A common method of enforcement of a judgment is by a writ of execution against the judgment debtor’s bank account or a wage garnishment. This is accomplished with the assistance of a New York City Marshal in New York City or County Sheriff.

When the Marshal or Sheriff receives a judgment for enforcement they add five percent (5%) to the amount of judgment as their fee. This statutory fee is called “poundage”. For each $1 the Marshal or Sheriff recovers from the judgment debtor they cut 5¢. However, the total amount of the judgment is also increased by 5% to account for poundage.
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As the recession continues many people are having trouble paying their bills even if they have a job. A common question we get from employees in Manhattan and other surrounding areas is whether the employer gets notified if there is a wage garnishment.

When a creditor obtains a judgment against a debtor in New York the judgment creditor will typically seek to promptly enforce the judgment and recover money to satisfy the judgment. This topic is covered in our prior Blog posts and on the Frequently Asked Questions (FAQs) on our web site.

A common method of enforcement of a judgment is by a wage garnishment. This is accomplished with the assistance of a New York /City Marshal in New York City or County Sheriff. Up to ten percent (10%) of a judgment debtor’s wages (25% in any pay period, not exceeding 10% per year) can be garnished.
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If you default on credit card debt typically your credit line will be cancelled if the default is not promptly cured. Usually your account will be turned over to the internal collection department of the creditor. They will call you (frequently — often daily if not more) and send you letters about the past due debt. They may offer you a discount for a single lump sum payment or payment of an agreed reduced amount in 2-3 payments (perhaps longer).

The next stage is that the debt will get turned over to an outside debt collection agency. This is a company that specializes in collecting past due debts. They usually have a stable of collectors who are employed on a primarily contingency basis — meaning the collector’s salary is directly tied to his or her ability to collect money from you.. Many collection agencies — particularly in New York employ what has become to be know as the “Buffalo” style of collections (named after the collections agencies in that city that often utilize this style). The Buffalo style of collections is very aggressive and confrontational. Even if an individual collector does not engage in blatant violations of the Fair Debt Collections Practice Act (FDCPA) by engaging in prohibited debt collection activities — they often will create an artificial atmosphere of fear, uncertainty and urgency. For example, it would be a clear violation of FDCPA for a debtor collector to state “If you don’t pay this debt you will go to jail” — since that statement is false (we have not had debtors prison in the U.S. since the 1800s). However, a Buffalo style collector may intimate unspecified dire consequences intended to elicit fear and anxiety in the debtor, such as “I wouldn’t want to be in your shoes if you don’t pay this debt by the end of the month.” When the debtor inquires what will happen the collector might respond vaguely, such as “It’s not good” or “You’ll fine out if you don’t pay.”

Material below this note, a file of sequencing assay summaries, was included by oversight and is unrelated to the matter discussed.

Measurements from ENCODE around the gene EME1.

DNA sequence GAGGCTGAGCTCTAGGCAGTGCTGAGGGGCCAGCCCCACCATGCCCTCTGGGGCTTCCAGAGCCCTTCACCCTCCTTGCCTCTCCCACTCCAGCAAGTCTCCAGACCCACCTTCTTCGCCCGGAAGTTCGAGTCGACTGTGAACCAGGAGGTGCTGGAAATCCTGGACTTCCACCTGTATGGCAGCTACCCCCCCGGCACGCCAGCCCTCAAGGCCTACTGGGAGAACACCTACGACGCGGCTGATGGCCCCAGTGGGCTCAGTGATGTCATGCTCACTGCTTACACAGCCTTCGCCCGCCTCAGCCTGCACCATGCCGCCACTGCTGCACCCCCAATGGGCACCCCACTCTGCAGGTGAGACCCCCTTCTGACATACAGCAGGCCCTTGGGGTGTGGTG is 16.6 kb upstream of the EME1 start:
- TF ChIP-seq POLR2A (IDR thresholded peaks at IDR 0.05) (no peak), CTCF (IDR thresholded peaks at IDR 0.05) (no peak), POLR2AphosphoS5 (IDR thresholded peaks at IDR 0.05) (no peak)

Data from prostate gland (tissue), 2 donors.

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By the time many of our bankruptcy clients come to has they have exhausted most of their personal savings, and often their retirement assets. Some people invade these funds — that are intended to provide income in retirement — and use them to try make minimum payments on credit cards and cover living expenses. This is a very common scenario we see for people who have lost their job and unemployment has run out.

In bankruptcy, retirement assets, such as I.R.A.s and 401(k) are generally exempt. If someone intends to file bankruptcy and get a fresh start from their debts it doesn’t make a lot of sense to Continue reading

A common question we are asked by people living in Manhattan, Brooklyn, Queens and surrounding counties is whether they can leave the state after filing for bankruptcy..

The answer is that there is no requirement that a debtor remain physically present in New York continuously after filing for bankruptcy until his or her case is closed. The debtor (person filing bankruptcy) will be required to attend the meeting of creditors in his or her case that is held approximately 30 days after the case is filed. In a chapter 13 case he or she will also be required to attend the confirmation hearing with respect to the chapter 13 plan held approximately four months after the case is filed. In a chapter 11 case there are various status conferences that the debtor may need to attend.